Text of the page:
The singer/composer Luciana Souza can penetrate to the heart of a lyric like few other singers, but her new album, Speaking in Tongues, all but dispenses with language. Instead she uses her voice as a solo instrument to front her new international jazz supergroup. My review of the album is in the November 2015 issue of DownBeat in more abbreviated form; here is the full review.
Speaking in Tongues
Sunnyside Records SSC1410
In ten previous albums straddling the worlds of Brazilian music and jazz, singer-composer-arranger Luciana Souza has plumbed the depths of Brazilian popular song (especially in her three critically acclaimed Duos albums); explored the American songbook, most recently in her moody examination of the dark side of Chet Baker; written her own engaging songs; and set the poetry of Pablo Neruda to music. Known for her pure, haunting alto voice and mastery of jazz and Brazilian rhythms, she is also justly celebrated for her ability to penetrate to the heart of a lyric.
In this long-awaited follow-up to the 2012 Duos III and The Book of Chet, however, Souza cuts language loose, in order to launch a cross-cultural musical conversation with an international supergroup consisting of West African jazz guitarist Lionel Loueke, Swiss harmonica virtuoso Gregoire Maret, Italian bassist Massimo Bialcoti, and American drummer Kendrick Scott. The visionary, startling result, a genre-bending conversation among master musicians, sounds like nothing Souza has done before. The album, including tunes both joyful and austere, belongs as much to her colleagues as to her.
In seven of the nine tracks, Souza vocalizes wordlessly over a United Nations of rhythms: there are up-tempo jams over a funky Afro-pop feel, and somber instrumental ballads. The only lyrics she chooses to sing are two poems by songwriter/poet Leonard Cohen (from his collection The Book of Longing), which she has set to exquisite music.
Loueke’s guitar style, combining the folkloric with the funky, was an obvious inspiration to Souza the composer, who wrote six of the tunes; his influence is especially strong in the sprightly Afro-pop/jazz hybrid rhythms of “At The Fair,” “Straw Hat” and “Filhos De Gandhi,” which are replete with the guitarist’s jaunty, finger-picked runs. Maret, who is often compared to harmonica legend Toots Thielmanns, contributes inventive, lyrical chromatic commentary and solos. Drummer Scott exercises meticulous control over complex polyrhythms, with bassist Bialcoti offering sturdy, almost subliminal support. Producer Larry Klein sparingly adds accents of distortion and other electronica that make the tunes occasionally sound as if they are possessed by demons.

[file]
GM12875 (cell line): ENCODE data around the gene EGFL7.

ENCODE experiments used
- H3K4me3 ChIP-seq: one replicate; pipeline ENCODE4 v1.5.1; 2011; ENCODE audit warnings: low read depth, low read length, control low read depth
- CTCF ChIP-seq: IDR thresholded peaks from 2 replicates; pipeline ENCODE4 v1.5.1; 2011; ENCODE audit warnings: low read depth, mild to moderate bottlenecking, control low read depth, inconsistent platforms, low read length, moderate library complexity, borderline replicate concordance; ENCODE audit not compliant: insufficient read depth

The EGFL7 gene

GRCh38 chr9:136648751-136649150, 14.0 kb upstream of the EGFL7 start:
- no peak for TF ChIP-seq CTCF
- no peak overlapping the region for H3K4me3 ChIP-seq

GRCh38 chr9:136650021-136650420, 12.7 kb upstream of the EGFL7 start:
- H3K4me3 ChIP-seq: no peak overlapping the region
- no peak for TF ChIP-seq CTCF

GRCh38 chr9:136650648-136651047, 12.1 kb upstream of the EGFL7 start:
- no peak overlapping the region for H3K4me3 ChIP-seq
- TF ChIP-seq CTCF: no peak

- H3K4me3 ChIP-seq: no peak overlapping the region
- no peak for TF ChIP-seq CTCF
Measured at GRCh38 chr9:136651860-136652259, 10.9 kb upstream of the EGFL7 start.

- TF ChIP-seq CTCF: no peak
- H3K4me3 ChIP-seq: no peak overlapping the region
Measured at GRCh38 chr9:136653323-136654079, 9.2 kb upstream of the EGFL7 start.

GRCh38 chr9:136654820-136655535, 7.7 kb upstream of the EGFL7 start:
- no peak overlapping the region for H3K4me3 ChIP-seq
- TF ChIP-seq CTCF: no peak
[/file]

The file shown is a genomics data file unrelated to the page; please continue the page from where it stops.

“Singing without words means that I can articulate my own humanity with just sounds,” Souza says. She uses this freedom to explore the full range of her creative impulses as a composer. There is an air of exoticism, mystery and exultation in the up-tempo numbers, and an equally strong sense of grief and resignation in the ballads. Taken together, the songs, those with lyrics and without, seem to say, “life is a joy and a gamble, there are no easy answers or soothing bromides to be had; yet our yearnings, sensual and spiritual, remain.” As, Cohen writes in the album’s closer: “No one to follow / and nothing to teach / except that the goal / falls short of the reach.”
Speaking In Tongues: At the Fair; Hymn; Straw Hat; Split; Filhos De Gandhi; A Pebble In Still Water; Free At Last; A.M.; No One To Follow
Personnel: Luciana Souza, voice; Lionel Loueke, guitar, voice; Gregoire Maret, harmonica; Massimo Biolcati, acoustic bass; Kendrick Scott, drums, percussion
Ordering info: sunnysiderecords.com